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It's time for NHL to change its game

Saturday, February 17, 2001

The Minnesota Mild might take hockey tedium to new depths. Kevin Stevens wouldn't pay to see them execute their all-trap, all-the-time philosophy, and neither would I.

But don't hate the Mild. Don't hate their coach, the undeniably cantankerous Jacques Lemaire. Hate the NHL's outdated rulebook and undersized rinks for making it possible for a team such as the Mild to stupefy, tranquilize and otherwise bore opposition and spectators into a state akin to gobbling a handful of Percocets.

Lemaire and his team have no obligation to hockey besides attempting to win by any means necessary. It's not their responsibility to realize that the NHL is in the entertainment business.

It would be nice if the NHL would realize it someday.

Hockey is a great game -- the greatest, I think. But the NHL stinks. NHL players are bigger, stronger and faster than ever before, which makes for a crowded rink. The talent pool has been diluted by overexpansion. The league has done nothing to adjust the game, to open it up, to stimulate offense.

The NHL is far behind the NFL, Major League Baseball and the NBA in terms of popularity. The XFL's TV ratings are fading fast, and they're still much better than the NHL's.

The NFL eliminated the bump-and run defense to increase offense. The NBA nixed the zone defense and added the three-pointer. Baseball will never admit it, but the ball was juiced to allow more home runs a few years back. Fans like scoring. Everyone but the NHL understands that.

I realize you can't make the rinks bigger because of economic considerations. You can't play 4-on-4 all the time because the players' union would never allow rosters to shrink and jobs to be lost. I wouldn't make the nets bigger because there are some things you just shouldn't tinker with.

But here are some changes the NHL could and should make:

Allow two-line passing. It works in college and international hockey. Passing could take place from behind the net all the way to the far blue line. Detractors say that forwards would hang at the far blue line and look for breakaways, i.e., "cherry pick." But if that happened, defensemen would pull back to cover the cherry-pickers, stretching the defending team vertically and unclogging the neutral zone, thus making it harder to trap. More breakaways, less trapping. How could anyone argue against that? Besides Lemaire, I mean.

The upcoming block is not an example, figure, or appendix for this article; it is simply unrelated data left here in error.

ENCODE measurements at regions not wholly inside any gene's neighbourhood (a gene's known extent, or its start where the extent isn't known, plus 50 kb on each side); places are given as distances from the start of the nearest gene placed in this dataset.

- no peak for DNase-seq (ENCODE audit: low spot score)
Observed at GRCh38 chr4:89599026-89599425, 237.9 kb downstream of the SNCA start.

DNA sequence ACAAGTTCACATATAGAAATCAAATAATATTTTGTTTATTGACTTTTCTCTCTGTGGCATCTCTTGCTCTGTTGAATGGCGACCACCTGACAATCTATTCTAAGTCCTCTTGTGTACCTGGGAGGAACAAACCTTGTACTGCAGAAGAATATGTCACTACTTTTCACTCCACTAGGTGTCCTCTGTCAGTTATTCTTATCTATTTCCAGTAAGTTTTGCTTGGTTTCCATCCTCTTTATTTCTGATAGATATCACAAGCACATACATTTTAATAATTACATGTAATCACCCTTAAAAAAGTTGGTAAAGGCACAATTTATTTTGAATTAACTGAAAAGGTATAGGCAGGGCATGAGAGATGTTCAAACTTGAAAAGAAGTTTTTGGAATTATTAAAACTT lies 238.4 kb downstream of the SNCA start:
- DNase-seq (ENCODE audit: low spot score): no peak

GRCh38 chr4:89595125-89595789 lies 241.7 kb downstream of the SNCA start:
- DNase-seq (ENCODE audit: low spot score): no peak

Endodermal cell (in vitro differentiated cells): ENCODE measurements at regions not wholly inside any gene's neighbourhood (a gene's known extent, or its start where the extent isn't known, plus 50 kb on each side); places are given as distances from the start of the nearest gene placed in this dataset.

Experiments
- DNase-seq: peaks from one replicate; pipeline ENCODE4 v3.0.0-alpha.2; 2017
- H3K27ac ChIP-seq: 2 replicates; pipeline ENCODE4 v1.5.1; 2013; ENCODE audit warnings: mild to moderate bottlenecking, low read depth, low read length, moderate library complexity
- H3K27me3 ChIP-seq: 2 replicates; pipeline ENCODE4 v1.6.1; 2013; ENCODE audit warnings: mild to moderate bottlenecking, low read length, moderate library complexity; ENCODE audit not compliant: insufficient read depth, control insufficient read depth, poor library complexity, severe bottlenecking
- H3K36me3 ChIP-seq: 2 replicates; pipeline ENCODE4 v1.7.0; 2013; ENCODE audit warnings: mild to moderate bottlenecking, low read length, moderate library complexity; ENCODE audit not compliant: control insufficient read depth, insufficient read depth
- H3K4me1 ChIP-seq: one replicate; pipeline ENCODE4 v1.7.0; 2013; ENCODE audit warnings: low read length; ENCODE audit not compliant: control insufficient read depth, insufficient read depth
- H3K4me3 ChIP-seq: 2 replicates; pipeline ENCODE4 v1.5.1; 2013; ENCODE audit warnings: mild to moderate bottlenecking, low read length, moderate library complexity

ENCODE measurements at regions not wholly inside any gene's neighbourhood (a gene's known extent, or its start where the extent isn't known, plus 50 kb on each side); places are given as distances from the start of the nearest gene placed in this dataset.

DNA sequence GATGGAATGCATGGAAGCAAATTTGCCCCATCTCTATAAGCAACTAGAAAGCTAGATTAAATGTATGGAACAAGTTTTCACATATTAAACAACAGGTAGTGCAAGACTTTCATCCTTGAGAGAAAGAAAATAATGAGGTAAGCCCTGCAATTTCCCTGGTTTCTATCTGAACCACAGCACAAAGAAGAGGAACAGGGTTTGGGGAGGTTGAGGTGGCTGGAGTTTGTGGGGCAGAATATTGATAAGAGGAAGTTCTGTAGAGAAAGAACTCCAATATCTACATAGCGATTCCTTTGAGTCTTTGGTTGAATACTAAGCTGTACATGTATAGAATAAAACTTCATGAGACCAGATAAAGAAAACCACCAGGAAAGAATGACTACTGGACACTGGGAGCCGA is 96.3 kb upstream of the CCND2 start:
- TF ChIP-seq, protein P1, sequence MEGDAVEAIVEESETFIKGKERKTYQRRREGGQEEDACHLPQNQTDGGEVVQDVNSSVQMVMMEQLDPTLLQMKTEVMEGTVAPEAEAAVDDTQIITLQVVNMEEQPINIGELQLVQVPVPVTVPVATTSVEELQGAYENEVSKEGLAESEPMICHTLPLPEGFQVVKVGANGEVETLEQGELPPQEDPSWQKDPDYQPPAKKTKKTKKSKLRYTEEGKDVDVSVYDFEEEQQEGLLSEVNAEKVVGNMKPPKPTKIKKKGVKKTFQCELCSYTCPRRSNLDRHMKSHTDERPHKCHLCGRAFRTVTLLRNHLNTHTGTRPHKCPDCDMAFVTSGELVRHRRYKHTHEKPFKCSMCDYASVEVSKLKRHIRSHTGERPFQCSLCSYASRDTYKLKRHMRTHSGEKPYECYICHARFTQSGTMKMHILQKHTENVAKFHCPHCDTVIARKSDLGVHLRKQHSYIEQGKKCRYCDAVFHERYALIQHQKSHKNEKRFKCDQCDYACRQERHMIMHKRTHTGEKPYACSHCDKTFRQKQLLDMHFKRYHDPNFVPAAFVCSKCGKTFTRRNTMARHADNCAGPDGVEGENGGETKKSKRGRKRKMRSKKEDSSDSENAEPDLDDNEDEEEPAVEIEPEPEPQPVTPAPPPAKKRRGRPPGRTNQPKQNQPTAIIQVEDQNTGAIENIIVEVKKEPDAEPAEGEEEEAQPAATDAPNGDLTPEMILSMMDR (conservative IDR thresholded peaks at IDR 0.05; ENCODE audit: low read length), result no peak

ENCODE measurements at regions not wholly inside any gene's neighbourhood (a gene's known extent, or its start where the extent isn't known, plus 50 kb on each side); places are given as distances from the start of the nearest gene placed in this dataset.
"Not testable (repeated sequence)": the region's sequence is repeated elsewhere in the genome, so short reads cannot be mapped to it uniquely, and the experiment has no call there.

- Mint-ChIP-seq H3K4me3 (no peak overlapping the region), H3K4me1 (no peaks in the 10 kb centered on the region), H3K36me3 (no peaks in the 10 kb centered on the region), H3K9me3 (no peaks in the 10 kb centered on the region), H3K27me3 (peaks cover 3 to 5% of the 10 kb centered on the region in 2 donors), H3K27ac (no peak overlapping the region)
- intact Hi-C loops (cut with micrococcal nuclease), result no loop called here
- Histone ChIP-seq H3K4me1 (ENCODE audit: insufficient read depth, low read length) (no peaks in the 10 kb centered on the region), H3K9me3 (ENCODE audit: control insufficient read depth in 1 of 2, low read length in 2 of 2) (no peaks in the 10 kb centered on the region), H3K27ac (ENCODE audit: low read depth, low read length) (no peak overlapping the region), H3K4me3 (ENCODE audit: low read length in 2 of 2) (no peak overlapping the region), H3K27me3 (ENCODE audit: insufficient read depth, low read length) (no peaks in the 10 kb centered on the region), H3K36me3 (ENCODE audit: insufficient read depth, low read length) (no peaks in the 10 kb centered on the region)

Make the goalies wear smaller equipment. Ever see a tape of Ken Dryden playing for Montreal in the '70s? Dryden looks practically naked -- his equipment is tiny -- but he still managed to forge a reputation as the greatest goalie ever. Today, goaltenders wear more armor than Darth Vader. When Garth Snow plays a good game, I don't know whether to congratulate him or his pads. Make the goaltender -- not an equipment manufacturer -- accountable for stopping the puck.

Fire all referees who won't call every penalty regardless of when it occurs. Get different referees. Repeat the process as necessary until you have referees who don't constantly redefine the game as per their own personal parameters. It took baseball a long time, but it finally ditched a lot of its lesser umpires, and now the strike zone is more consistent than it has been in years. A penalty is a penalty whether it's in the first minute or the 60th, and the score at the time shouldn't matter.

Every player who commits a minor penalty should serve the full two minutes regardless of how many power-play goals are scored. A team should not be allowed to ice the puck while short-handed. You just committed a penalty. Why should your disadvantage be eased? You're being punished, for crying out loud. The NHL started allowing penalized players to leave the box after a power-play goal in 1956-57 because the Montreal Canadiens of the day were scoring two or three times on some power plays. This might have been the first recorded example of the NHL stifling excellence. But certainly not the last.

Have a faceoff in the offending team's zone after an icing call, just like now, but don't let the offending team put a center in the circle. In other words, give the team in its attacking zone a free play. Put the puck on the dot, don't let anyone inside the circle besides the one center, and play starts on the referee's whistle. One condition: The center can't shoot the puck directly on goal. He has to pass. It's like an indirect free kick in soccer. Icing sometimes results from a missed pass that goes awry. But more often than not, it results from a desperate attempt to stop play by a team being dominated. Icing is boring. Punish it.

If the NHL suddenly emphasized skill and scoring, expansion teams would have a rough time. So what? Expansion teams should have a rough time. They buy a franchise, not instant competitiveness.

The New York Islanders came into the NHL in 1972-73. They didn't trap. They played hockey the right way. The Islanders got killed for a while. But they had a good coach in Al Arbour, their young players developed because they were in a system that fostered improvement, and they won a Stanley Cup by 1980. The Minnesota Mild might eke out a playoff berth this year, their first. But I have a feeling the Mild will still be trying to eke out a playoff berth in 10 years.

But by then, nobody at all will be watching hockey. So it won't matter.

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